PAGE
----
It’s possible that New Brunswickers will have to prove they’ve
been vaccinated against COVID-19 to gain entry into some
businesses, according to the CEO of the Saint John Chamber
But David Duplisea acknowledges doing so “is a slippery
slope, ” that there’s lots to sort out from a “human rights and
legal standpoint, ” and there’s not enough clarity from
governments about exactly what businesses can and can’t
“Members are a little undecided [about vaccine passports],
because they don’t know if they’re allowed to demand that
their customers be vaccinated, ” Duplisea said. “So with a
vaccination passport of some kind, there will have to be a lot
of communication as to [whether] businesses are allowed to
request that their customers have the passport, or are they not
But he added that some businesses who are chamber
members want to do just that – “Proof of vaccination, or you’re
not coming into my establishment,” Duplisea said.
Last week, Quebec announced that if there’s a fourth COVID
wave in the fall, it could require proof of COVID vaccination as
a condition of entry to bars, gyms, and some other venues.
Government officials stressed that doing so would be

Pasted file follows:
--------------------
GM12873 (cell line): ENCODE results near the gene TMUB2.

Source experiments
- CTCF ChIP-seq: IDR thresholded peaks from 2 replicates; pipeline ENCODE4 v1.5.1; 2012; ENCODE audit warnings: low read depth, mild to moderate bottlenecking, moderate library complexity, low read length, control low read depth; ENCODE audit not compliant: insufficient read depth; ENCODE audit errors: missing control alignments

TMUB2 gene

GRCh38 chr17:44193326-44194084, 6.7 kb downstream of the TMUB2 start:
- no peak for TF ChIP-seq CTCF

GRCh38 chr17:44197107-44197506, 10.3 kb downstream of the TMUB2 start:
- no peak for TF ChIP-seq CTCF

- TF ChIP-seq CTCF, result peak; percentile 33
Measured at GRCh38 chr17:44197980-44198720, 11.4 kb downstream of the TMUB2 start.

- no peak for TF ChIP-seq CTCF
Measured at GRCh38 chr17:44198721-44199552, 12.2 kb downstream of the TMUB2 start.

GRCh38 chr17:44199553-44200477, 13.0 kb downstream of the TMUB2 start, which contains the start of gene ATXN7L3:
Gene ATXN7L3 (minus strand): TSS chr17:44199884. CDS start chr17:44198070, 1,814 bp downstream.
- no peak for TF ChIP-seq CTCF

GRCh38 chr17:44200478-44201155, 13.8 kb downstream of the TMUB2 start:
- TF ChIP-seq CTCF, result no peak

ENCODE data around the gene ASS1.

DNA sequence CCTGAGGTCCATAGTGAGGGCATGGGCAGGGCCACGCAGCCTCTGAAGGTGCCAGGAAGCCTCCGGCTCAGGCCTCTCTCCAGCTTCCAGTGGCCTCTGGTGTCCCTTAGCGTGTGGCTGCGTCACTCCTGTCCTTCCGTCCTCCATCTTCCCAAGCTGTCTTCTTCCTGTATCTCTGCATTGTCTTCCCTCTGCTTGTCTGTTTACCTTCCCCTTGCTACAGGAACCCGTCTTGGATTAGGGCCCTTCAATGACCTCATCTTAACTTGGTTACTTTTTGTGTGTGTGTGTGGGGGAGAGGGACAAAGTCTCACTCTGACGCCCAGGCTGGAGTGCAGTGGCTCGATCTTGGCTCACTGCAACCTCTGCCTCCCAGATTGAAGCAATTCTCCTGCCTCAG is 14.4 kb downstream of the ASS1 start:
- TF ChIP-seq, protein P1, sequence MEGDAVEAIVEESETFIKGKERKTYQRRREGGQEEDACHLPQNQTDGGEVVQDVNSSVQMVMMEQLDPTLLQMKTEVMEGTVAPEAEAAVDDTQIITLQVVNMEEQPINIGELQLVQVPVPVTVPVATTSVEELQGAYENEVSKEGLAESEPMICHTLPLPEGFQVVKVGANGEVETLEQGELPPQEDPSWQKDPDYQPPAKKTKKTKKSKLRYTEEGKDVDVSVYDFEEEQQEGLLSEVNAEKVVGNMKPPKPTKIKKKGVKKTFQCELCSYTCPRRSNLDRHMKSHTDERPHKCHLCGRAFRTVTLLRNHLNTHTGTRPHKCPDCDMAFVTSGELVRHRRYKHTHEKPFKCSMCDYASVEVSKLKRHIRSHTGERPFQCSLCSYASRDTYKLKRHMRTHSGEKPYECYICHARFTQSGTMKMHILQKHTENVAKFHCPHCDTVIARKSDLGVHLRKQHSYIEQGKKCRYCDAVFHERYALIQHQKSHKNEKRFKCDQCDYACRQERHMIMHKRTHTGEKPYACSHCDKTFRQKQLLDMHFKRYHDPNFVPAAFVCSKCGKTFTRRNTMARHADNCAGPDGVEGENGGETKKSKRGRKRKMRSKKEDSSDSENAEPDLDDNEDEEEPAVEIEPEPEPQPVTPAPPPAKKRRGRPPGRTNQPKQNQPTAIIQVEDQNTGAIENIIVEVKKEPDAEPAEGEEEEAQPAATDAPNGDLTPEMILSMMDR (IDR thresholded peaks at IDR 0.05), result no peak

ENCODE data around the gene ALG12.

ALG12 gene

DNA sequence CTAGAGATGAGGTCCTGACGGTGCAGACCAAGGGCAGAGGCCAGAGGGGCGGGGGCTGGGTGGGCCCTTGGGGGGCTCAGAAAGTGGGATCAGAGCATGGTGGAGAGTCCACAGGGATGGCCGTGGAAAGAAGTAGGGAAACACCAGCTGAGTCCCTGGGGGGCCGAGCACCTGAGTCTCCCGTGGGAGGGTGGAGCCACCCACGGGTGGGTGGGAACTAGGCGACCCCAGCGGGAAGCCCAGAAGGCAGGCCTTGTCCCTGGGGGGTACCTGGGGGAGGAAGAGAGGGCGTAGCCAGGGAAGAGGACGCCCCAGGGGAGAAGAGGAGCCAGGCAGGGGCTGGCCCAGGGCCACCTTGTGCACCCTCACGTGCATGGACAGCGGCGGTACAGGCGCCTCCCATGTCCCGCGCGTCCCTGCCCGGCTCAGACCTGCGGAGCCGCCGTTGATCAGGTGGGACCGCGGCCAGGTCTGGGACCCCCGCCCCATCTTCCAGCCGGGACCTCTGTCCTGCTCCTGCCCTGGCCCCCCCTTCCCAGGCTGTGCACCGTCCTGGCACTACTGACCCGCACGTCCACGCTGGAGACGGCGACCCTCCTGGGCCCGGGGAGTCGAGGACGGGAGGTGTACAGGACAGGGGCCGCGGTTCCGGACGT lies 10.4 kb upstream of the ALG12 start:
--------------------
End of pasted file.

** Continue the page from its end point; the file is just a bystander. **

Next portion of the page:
considered a last resort, but could prevent lockdowns being
Prime Minister Justin Trudeau has already acknowledged that
vaccine passports will be required for international travel, but
hasn’t yet suggested they’ll be needed anywhere else.
Premier Blaine Higgs recently told Brunswick News that
businesses have the right to ask for proof of vaccination, and
suggested mandatory vaccinations might be allowed in
workplaces where physical distancing isn’t possible.
Duplisea said demanding employees be vaccinated is a
nonstarter, but rapid testing them certainly isn’t. Four
chambers of commerce recently started handing out rapid
testing kits to interested businesses, and Duplisea said 900
have been sent out in Saint John.
And even though Higgs has given businesses the green light to
ask questions of employees and customers, Duplisea said
some chamber members still aren’t sure where they’ll legally
stand if they follow the premier’s advice.
If there’s no further clarification on the rules, Duplisea said,
“businesses will do what they need to do to open safely, and
continue to serve their customers.”